Rubisco activase requires residues in the large subunit N terminus to remodel inhibited plant Rubisco

Ng, Jediael, et al. “Rubisco Activase Requires Residues in the Large Subunit N Terminus to Remodel Inhibited Plant Rubisco.” Journal of Biological Chemistry, no. 48, Elsevier BV, Nov. 2020, pp. 16427–35. Crossref, doi:10.1074/jbc.ra120.015759.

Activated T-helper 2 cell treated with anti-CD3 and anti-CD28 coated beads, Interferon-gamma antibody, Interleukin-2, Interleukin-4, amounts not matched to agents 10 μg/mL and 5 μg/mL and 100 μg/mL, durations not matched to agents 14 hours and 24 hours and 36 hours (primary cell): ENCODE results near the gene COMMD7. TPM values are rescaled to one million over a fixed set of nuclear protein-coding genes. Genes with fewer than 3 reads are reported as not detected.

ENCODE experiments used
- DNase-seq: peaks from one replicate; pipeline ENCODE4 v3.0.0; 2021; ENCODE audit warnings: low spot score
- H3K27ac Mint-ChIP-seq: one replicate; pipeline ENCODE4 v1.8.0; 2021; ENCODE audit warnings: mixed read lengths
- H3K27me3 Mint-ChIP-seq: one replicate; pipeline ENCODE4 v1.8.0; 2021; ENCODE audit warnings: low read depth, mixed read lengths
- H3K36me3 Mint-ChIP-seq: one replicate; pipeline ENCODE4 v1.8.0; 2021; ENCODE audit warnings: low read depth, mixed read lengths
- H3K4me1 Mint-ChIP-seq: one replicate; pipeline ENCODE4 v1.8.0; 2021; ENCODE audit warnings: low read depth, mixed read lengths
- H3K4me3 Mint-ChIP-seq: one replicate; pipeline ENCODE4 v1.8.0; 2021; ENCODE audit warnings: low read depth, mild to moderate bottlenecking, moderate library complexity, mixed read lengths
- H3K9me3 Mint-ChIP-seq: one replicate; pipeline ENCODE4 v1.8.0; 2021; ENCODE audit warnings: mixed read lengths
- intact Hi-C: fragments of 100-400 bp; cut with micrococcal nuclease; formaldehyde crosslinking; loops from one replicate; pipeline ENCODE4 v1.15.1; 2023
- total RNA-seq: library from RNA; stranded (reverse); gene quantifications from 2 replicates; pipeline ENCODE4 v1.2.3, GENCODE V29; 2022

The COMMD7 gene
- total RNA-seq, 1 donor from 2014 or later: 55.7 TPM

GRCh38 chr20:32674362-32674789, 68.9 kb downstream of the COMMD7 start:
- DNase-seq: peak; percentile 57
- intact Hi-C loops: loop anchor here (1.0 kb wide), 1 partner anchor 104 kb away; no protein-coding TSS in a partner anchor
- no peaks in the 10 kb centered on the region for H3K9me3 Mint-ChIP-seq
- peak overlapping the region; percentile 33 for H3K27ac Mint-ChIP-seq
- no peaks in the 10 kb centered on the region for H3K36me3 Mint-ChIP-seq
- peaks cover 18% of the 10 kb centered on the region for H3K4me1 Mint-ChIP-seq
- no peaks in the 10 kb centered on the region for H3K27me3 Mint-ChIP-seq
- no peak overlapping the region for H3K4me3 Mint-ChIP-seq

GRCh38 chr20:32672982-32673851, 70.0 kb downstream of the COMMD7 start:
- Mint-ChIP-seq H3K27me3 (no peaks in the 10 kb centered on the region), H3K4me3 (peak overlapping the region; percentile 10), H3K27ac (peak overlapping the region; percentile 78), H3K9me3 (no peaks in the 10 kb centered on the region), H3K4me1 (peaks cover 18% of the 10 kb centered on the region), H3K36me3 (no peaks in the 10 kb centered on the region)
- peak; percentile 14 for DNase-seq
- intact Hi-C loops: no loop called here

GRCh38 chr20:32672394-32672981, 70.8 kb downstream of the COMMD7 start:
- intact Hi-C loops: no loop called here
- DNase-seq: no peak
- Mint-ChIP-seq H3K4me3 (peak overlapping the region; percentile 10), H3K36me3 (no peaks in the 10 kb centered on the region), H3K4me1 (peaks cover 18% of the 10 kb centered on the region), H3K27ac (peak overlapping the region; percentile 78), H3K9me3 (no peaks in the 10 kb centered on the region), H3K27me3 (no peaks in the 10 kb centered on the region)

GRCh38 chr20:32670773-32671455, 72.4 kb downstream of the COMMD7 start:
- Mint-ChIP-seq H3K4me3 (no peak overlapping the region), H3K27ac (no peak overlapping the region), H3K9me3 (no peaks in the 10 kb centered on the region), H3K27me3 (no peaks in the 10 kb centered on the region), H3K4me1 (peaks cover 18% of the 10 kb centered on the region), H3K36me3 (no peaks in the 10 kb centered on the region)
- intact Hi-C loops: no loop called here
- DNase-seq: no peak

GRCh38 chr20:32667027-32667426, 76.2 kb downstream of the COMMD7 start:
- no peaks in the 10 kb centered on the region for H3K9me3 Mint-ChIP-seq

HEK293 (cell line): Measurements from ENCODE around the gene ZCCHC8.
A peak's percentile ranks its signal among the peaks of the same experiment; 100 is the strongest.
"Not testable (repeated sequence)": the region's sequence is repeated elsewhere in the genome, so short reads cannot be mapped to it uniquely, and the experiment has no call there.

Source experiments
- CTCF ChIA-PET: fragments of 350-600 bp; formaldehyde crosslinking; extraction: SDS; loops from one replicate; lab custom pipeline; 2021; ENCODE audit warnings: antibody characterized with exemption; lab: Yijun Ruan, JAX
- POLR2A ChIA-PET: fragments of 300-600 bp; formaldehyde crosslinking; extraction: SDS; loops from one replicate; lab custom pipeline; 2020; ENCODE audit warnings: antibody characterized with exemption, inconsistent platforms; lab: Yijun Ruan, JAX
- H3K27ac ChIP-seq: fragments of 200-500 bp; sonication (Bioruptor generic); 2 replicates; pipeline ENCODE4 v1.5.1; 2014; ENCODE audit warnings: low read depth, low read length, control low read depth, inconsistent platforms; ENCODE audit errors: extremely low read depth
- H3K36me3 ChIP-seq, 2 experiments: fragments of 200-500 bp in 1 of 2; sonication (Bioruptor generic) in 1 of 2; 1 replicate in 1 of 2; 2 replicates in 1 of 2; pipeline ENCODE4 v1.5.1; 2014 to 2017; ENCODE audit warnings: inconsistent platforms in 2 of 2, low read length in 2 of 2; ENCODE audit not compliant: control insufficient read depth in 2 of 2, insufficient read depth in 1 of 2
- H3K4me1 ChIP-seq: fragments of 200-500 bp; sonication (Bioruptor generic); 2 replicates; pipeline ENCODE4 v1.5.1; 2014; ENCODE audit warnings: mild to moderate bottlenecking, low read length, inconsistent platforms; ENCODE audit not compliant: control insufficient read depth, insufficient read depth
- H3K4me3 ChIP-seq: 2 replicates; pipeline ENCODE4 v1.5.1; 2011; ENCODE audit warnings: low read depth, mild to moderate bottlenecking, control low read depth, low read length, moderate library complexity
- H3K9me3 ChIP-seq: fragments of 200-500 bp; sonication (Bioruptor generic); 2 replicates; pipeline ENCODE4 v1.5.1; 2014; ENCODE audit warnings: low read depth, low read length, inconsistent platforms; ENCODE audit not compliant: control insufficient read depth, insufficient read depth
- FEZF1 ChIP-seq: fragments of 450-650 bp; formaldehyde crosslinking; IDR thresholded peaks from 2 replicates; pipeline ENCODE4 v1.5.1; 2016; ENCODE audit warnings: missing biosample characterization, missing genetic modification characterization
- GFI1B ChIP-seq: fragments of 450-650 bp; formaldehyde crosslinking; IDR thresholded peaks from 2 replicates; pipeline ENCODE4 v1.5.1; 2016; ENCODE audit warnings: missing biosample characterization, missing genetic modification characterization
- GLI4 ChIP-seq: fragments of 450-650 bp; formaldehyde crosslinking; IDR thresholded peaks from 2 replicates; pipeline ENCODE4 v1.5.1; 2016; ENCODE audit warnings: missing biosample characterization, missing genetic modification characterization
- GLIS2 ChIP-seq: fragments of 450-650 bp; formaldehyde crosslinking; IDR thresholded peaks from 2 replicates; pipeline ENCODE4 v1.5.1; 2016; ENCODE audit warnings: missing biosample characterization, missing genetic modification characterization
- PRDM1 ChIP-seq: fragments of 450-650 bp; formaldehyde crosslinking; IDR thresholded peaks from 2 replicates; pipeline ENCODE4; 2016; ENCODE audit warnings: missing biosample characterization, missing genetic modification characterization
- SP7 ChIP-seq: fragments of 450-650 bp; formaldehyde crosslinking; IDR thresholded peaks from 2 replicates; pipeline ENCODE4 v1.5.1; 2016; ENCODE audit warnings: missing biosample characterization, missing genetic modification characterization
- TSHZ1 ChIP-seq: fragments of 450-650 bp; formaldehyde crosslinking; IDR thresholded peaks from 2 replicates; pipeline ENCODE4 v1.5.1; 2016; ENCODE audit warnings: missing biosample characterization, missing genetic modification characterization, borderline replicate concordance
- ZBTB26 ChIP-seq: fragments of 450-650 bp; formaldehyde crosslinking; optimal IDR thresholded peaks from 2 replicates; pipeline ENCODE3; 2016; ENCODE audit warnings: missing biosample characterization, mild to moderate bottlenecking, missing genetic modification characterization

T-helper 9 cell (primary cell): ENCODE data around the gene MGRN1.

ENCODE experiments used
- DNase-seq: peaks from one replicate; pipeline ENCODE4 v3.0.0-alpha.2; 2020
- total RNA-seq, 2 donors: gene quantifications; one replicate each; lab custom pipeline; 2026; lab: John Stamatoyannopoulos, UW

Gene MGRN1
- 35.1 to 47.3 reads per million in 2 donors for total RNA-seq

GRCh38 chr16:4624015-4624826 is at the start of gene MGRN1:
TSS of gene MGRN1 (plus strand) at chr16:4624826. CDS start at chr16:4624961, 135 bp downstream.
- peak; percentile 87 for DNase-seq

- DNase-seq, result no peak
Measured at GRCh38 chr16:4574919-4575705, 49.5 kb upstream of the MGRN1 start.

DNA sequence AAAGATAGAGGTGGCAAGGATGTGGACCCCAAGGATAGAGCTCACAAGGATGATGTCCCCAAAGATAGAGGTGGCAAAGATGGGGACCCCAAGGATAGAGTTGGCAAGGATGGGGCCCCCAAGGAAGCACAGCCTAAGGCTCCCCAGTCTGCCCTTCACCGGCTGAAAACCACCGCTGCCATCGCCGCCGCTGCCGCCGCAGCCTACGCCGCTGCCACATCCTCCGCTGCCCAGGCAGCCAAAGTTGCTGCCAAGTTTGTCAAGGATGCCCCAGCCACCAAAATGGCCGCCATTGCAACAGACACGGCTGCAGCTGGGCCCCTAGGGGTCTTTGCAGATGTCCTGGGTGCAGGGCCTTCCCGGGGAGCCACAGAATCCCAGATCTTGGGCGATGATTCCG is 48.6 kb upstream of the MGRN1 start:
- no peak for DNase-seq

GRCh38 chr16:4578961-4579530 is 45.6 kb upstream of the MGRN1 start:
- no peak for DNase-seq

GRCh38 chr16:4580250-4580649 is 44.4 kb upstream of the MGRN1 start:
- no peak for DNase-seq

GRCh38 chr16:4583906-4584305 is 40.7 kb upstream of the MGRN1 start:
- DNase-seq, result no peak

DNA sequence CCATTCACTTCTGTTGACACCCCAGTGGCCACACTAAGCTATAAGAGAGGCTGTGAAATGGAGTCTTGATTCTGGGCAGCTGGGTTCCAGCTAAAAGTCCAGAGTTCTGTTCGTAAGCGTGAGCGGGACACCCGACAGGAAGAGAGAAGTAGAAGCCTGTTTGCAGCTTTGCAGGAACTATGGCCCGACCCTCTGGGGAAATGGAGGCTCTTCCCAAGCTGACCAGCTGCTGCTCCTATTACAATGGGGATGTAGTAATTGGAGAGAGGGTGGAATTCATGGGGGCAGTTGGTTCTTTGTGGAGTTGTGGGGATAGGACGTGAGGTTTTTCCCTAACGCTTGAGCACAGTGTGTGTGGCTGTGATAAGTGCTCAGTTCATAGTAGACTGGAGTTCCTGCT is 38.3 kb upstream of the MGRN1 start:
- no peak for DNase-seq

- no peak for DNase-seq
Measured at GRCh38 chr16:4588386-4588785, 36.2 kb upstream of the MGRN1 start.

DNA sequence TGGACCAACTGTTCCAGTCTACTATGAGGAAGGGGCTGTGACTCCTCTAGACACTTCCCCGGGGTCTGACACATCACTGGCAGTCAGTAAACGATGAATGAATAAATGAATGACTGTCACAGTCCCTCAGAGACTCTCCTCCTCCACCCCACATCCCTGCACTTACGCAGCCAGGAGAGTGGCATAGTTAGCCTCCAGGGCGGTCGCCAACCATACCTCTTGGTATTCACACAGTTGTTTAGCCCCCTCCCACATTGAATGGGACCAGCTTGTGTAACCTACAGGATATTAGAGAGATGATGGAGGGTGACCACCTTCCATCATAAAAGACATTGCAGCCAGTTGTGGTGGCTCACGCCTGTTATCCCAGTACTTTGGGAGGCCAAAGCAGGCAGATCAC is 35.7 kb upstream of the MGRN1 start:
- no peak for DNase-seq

The photosynthetic CO2 fixing enzyme ribulose 1,5-bisphosphate carboxylase/oxygenase (Rubisco) forms dead-end inhibited complexes while binding multiple sugar phosphates, including its substrate ribulose 1,5-bisphosphate. Rubisco can be rescued from this inhibited form by molecular chaperones belonging to the ATPases associated with diverse cellular activities (AAA+ proteins) termed Rubisco activases (Rcas). The mechanism of green-type Rca found in higher plants has proved elusive, in part because until recently higher-plant Rubiscos could not be expressed recombinantly. Identifying the interaction sites between Rubisco and Rca is critical to formulate mechanistic hypotheses. Toward that end here we purify and characterize a suite of 33 Arabidopsis Rubisco mutants for their ability to be activated by Rca. Mutation of 17 surface-exposed large subunit residues did not yield variants that were perturbed in their interaction with Rca. In contrast, we find that Rca activity is highly sensitive to truncations and mutations in the conserved N terminus of the Rubisco large subunit. Large subunits lacking residues 1-4 are functional Rubiscos but cannot be activated. Both T5A and T7A substitutions result in functional carboxylases that are poorly activated by Rca, indicating the side chains of these residues form a critical interaction with the chaperone. Many other AAA+ proteins function by threading macromolecules through a central pore of a disc-shaped hexamer. Our results are consistent with a model in which Rca transiently threads the Rubisco large subunit N terminus through the axial pore of the AAA+ hexamer.